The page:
Full disclosure: Mike White has written for Daily Grindhouse previously, and some of that work is included in this collection. He’s also the host of one of my personal favorite podcasts, and a genre cinema stalwart whose work has entertained me for years. I apologize in advance if this suggests bias in the review.
When I was developing my genre film chops back in the late 90s, I remember hearing often of Mike White’s Cashiers du Cinemart magazine; which championed offbeat and international cult films while thumbing its nose at the big-budget Hollywood mainstream. Like many, my interest was peaked by his series of articles (later turned into a short film) that claimed that Quentin Tarantino swiped much of his plot for RESERVOIR DOGS from Ringo Lam’s Hong Kong film CITY ON FIRE. White has continued to be a wonderfully opinionated and divisive figure in film writing circles through his continued print and online work, as well as his popular PROJECTION BOOTH podcast.
This most recent collection publishes a variety of White’s capsule film reviews, some never before seen, with most being reprints from a variety of print and web sources (dating back to far as 1994). As someone who has spent hours pouring over film guides since childhood, I always get a kick out of this format and the snappy writing and breezy pace of the 220-page compendium will please both novice fans looking to expand their genre knowledge, as well as more experienced film-goers looking to add some fascinating-sounding rarities to their collections. White knows his stuff, and while titles like Tim Burton’s ALICE IN WONDERLAND occasionally sit uneasily next to more compelling titles (like Sam Fuller’s THE CRIMSON KIMONO or Rolf De Heer’s DR. PLONK). However, the focus generally tends to be more obscure international films, if you’ve never heard of (polish director) Juliusz Machulski, then this book is definitely right up your alley. You’ll probably want to keep a notebook nearby to jot down the more interesting titles.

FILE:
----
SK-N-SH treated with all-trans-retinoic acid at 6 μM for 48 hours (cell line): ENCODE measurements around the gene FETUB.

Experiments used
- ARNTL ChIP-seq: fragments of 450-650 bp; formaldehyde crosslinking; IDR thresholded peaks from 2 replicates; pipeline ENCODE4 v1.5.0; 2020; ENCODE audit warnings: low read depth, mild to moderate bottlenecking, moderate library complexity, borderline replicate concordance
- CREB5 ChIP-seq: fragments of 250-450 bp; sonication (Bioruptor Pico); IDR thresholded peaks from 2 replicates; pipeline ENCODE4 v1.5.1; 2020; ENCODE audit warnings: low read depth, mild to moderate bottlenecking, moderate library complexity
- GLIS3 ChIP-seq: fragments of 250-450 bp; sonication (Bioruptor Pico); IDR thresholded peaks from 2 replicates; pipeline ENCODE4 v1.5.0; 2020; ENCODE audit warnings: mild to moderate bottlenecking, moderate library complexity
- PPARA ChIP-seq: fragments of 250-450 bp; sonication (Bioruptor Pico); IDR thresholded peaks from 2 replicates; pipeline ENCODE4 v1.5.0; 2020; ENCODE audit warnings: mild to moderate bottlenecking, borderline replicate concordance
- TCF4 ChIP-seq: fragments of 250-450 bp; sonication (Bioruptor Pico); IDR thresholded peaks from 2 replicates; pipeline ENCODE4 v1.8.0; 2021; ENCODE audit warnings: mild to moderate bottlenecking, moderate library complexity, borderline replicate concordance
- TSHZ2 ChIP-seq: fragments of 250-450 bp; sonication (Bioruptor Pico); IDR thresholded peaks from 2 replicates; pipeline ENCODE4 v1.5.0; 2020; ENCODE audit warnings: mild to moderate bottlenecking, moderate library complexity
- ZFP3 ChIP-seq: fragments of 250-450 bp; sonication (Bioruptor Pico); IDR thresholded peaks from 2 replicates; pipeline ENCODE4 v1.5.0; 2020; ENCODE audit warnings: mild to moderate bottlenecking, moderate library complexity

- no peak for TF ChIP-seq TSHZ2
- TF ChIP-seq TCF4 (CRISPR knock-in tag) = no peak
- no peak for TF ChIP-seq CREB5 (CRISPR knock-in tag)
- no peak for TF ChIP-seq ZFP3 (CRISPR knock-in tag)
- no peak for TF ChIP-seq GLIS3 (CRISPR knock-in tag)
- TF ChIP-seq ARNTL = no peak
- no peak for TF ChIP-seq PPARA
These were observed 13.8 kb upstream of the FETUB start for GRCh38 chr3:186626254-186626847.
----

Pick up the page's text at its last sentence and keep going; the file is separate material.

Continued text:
Of course, your own opinion will inevitably occasionally clash with White’s, but that’s half the fun. You can bet there will be some Tarantino-sniping here and there – the INGLOURIOUS BASTERDS review is a highlight – and White is never hesitant to tear into deserving targets, but he’s rarely caustic and is able to get to the core of what makes these films special (or a waste of celluloid) in his limited space with good humor to spare. The compilation is devoid of bells and whistles (aka photographs and posters), but that sort of thing just gets in the way of all of those sweet, sweet reviews. And thankfully there’s plenty here.
A sterling collection that will provide genre fans with dozens of titles to investigate, Mike White’s CINEMA DETOURS delivers exactly what it promises; a detour from the mainstream that takes advantage of White’s encyclopedic knowledge of rare and cult films. Fun to flip through at random or binge through (like I did!), fans of this website should definitely check it out.
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